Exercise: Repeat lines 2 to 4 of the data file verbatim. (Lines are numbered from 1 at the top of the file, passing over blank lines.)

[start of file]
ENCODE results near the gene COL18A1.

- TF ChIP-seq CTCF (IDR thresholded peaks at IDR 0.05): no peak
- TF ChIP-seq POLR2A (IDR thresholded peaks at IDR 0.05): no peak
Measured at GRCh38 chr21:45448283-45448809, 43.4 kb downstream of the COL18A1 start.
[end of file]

- TF ChIP-seq CTCF (IDR thresholded peaks at IDR 0.05): no peak
- TF ChIP-seq POLR2A (IDR thresholded peaks at IDR 0.05): no peak
Measured at GRCh38 chr21:45448283-45448809, 43.4 kb downstream of the COL18A1 start.